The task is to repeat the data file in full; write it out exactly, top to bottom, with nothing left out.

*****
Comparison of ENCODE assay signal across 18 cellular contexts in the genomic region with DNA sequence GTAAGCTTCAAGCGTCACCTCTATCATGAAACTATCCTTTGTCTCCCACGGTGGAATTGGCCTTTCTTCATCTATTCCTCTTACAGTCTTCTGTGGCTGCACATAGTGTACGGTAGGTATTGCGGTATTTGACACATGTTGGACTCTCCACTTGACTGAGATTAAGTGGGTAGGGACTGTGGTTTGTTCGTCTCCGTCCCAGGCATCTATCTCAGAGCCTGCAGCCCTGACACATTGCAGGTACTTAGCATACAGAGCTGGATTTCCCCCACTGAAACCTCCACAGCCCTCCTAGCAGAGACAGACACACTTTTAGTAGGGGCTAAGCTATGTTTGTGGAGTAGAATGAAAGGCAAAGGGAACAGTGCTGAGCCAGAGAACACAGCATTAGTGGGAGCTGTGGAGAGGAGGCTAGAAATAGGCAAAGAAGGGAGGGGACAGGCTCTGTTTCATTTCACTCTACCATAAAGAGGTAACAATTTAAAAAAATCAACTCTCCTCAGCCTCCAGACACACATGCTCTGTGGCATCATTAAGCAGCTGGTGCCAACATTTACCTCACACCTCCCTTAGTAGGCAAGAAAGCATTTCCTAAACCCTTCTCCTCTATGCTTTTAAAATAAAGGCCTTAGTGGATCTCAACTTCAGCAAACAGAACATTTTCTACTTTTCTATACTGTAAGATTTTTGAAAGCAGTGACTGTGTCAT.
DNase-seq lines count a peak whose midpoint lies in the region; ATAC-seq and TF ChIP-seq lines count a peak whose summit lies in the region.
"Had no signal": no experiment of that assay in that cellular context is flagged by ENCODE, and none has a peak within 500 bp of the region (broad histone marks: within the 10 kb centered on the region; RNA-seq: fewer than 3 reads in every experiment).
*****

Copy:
Comparison of ENCODE assay signal across 18 cellular contexts in the genomic region with DNA sequence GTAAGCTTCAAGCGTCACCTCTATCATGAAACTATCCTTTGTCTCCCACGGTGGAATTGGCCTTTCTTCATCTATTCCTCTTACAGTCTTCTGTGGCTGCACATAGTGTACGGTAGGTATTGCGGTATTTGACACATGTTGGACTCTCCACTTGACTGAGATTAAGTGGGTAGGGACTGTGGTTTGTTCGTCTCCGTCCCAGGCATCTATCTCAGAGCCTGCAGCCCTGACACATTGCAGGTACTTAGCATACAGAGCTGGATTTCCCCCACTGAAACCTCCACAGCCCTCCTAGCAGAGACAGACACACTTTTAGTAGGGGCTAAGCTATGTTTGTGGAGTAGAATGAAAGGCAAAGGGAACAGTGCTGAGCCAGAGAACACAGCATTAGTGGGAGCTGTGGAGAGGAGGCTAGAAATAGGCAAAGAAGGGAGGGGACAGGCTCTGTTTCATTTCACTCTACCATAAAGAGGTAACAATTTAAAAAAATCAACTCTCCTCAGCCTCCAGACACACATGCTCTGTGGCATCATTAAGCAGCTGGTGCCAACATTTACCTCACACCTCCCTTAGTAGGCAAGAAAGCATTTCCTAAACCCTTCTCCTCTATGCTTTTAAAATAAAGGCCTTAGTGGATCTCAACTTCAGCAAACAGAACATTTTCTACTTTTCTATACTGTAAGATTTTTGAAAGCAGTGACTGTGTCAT.
DNase-seq lines count a peak whose midpoint lies in the region; ATAC-seq and TF ChIP-seq lines count a peak whose summit lies in the region.
"Had no signal": no experiment of that assay in that cellular context is flagged by ENCODE, and none has a peak within 500 bp of the region (broad histone marks: within the 10 kb centered on the region; RNA-seq: fewer than 3 reads in every experiment).